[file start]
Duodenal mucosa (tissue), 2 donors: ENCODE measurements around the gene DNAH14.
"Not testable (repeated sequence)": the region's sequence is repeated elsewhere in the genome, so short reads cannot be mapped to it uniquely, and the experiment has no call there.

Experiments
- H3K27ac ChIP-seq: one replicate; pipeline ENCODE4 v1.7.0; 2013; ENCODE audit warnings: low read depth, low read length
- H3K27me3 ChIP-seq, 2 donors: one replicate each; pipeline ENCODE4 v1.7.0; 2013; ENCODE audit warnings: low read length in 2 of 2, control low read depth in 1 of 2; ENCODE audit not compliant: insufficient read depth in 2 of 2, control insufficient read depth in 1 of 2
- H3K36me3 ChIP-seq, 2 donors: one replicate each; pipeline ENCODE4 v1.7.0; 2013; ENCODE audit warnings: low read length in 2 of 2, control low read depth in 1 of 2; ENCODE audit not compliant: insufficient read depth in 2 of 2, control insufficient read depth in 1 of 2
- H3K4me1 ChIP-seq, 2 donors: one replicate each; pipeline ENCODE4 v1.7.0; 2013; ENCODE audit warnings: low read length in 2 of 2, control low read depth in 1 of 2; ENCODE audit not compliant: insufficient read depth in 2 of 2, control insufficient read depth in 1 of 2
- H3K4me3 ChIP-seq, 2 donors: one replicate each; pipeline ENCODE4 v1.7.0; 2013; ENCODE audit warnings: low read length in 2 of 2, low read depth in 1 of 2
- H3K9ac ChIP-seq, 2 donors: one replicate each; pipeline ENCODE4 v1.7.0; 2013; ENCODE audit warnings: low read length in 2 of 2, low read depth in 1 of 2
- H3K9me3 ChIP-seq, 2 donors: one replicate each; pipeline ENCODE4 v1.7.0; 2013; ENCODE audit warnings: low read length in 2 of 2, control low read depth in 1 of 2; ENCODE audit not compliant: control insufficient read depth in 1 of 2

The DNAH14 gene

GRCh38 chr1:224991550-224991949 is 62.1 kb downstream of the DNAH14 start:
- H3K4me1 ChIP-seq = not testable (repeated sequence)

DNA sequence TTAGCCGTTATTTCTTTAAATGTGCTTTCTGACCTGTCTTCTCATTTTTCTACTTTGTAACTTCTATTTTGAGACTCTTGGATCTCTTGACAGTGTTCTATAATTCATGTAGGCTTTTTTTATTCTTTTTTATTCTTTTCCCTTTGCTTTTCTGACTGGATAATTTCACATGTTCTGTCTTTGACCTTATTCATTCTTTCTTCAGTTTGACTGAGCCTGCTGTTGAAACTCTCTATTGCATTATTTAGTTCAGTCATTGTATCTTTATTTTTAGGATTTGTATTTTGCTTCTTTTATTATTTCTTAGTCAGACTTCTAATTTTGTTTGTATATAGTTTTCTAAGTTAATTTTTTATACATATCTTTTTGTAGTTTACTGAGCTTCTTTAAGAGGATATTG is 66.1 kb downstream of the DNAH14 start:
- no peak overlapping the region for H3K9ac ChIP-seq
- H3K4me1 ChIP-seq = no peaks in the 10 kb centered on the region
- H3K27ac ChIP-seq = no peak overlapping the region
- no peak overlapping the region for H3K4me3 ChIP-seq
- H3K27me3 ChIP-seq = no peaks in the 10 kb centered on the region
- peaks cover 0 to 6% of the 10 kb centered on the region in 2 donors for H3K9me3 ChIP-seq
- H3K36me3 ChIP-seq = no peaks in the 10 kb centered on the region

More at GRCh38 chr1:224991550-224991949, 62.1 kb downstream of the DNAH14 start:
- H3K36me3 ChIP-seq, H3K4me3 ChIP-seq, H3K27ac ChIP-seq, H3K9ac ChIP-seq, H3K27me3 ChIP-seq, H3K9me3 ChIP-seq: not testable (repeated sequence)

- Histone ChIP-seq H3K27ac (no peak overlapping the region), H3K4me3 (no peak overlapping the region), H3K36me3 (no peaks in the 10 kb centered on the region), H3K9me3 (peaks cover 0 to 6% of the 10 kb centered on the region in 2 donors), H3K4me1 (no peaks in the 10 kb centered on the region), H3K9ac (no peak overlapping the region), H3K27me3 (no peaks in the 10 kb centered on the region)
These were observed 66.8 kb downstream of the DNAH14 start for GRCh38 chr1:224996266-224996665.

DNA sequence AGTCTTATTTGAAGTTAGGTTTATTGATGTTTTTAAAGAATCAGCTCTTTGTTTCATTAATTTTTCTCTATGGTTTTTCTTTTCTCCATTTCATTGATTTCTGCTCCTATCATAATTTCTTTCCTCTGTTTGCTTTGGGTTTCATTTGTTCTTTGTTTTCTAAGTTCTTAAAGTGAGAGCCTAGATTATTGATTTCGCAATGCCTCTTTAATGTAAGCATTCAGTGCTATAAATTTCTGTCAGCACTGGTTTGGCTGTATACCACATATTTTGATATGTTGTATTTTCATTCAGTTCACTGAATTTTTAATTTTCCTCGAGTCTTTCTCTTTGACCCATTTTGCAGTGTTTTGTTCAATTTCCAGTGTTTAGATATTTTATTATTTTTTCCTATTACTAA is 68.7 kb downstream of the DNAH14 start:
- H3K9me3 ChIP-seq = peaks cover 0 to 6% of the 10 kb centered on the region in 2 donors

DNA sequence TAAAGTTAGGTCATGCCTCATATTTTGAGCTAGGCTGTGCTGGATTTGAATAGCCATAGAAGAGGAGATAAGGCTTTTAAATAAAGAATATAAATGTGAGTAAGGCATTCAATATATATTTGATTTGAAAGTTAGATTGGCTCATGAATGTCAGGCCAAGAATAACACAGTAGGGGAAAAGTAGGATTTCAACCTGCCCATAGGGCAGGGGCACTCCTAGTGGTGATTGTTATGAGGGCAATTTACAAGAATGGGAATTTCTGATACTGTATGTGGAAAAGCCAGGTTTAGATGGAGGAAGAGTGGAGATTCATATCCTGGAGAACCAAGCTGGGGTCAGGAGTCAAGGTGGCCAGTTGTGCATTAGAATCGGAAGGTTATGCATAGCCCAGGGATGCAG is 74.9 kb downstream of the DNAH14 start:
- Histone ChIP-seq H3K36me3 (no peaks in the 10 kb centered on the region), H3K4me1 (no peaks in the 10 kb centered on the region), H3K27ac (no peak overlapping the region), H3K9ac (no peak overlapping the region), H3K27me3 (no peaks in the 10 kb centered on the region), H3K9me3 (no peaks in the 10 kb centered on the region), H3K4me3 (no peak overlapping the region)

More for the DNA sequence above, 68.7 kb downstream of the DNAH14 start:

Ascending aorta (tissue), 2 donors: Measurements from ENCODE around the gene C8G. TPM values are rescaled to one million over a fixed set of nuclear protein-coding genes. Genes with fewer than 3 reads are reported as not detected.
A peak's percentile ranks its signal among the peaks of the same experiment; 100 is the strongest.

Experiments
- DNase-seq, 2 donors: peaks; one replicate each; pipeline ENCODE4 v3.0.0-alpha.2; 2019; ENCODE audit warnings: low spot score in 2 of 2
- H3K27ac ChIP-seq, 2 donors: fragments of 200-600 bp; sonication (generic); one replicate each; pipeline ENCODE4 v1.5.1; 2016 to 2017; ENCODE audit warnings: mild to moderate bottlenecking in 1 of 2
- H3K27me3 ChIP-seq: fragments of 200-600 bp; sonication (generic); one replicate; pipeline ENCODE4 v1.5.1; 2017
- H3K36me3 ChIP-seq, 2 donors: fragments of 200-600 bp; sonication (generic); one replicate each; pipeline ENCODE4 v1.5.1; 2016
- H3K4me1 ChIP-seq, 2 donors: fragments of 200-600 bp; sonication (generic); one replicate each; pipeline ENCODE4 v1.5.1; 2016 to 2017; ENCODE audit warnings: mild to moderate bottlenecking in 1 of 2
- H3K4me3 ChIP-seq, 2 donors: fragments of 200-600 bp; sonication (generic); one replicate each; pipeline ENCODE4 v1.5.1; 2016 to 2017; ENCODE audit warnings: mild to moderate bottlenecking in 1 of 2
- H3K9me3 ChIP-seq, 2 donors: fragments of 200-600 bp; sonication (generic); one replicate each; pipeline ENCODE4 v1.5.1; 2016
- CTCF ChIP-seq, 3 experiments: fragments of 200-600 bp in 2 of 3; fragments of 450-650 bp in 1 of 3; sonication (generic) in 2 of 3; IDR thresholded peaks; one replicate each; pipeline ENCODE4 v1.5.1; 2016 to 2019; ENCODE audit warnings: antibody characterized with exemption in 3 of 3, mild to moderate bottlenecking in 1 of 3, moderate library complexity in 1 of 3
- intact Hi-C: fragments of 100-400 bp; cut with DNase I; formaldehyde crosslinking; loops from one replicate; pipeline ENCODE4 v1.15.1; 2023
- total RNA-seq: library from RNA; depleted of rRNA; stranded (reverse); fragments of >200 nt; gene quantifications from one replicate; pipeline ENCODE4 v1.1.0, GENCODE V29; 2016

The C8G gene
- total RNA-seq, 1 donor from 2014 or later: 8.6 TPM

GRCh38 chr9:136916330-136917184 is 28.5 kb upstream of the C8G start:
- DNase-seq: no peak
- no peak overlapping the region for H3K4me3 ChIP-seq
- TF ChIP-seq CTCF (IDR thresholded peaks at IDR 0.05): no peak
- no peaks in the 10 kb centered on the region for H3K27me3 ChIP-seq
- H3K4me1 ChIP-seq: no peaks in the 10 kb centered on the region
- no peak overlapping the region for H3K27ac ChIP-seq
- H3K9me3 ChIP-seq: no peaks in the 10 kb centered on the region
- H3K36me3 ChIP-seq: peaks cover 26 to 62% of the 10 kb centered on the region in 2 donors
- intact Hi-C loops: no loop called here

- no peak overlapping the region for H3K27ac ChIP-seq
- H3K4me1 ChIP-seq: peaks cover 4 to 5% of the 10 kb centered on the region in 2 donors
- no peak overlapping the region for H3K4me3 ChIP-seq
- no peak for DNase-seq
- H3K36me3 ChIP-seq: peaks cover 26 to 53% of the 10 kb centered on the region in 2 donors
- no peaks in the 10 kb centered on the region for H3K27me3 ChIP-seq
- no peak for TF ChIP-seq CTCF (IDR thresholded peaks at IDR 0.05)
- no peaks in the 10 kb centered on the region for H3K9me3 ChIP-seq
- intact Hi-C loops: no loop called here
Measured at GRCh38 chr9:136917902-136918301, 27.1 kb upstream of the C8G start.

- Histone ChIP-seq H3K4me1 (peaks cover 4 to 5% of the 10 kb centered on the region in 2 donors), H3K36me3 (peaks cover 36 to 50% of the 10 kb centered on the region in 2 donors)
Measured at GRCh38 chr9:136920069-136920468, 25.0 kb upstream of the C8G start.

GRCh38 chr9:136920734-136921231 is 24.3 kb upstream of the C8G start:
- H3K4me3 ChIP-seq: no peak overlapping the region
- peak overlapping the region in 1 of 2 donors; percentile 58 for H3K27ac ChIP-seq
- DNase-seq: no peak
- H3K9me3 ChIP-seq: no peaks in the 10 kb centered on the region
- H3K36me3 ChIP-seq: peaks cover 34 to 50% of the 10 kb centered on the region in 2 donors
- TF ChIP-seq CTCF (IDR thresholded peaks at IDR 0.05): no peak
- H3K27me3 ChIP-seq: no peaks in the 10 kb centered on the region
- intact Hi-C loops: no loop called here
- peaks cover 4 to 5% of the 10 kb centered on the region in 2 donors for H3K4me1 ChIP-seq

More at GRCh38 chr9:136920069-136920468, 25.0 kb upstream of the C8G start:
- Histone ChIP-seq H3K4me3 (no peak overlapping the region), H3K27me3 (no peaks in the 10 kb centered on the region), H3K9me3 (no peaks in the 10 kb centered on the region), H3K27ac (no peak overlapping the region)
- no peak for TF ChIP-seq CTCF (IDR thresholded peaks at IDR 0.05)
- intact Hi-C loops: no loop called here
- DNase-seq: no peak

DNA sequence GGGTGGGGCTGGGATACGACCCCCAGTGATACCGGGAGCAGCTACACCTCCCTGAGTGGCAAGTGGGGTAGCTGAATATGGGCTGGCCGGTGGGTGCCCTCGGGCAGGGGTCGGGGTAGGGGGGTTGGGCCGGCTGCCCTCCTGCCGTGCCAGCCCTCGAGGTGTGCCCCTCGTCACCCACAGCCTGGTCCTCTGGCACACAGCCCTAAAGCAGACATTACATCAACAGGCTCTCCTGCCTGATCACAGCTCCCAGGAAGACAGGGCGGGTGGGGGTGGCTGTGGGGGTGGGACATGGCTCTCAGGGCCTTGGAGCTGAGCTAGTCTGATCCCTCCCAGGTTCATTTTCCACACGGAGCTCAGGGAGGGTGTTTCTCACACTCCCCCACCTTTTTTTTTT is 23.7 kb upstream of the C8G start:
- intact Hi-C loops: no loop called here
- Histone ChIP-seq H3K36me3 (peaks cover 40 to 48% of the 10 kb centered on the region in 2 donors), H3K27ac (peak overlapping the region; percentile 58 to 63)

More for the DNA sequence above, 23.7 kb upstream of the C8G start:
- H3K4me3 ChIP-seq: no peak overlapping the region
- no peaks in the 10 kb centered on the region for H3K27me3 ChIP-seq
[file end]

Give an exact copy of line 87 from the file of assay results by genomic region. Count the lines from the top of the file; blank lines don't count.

- H3K4me3 ChIP-seq: no peak overlapping the region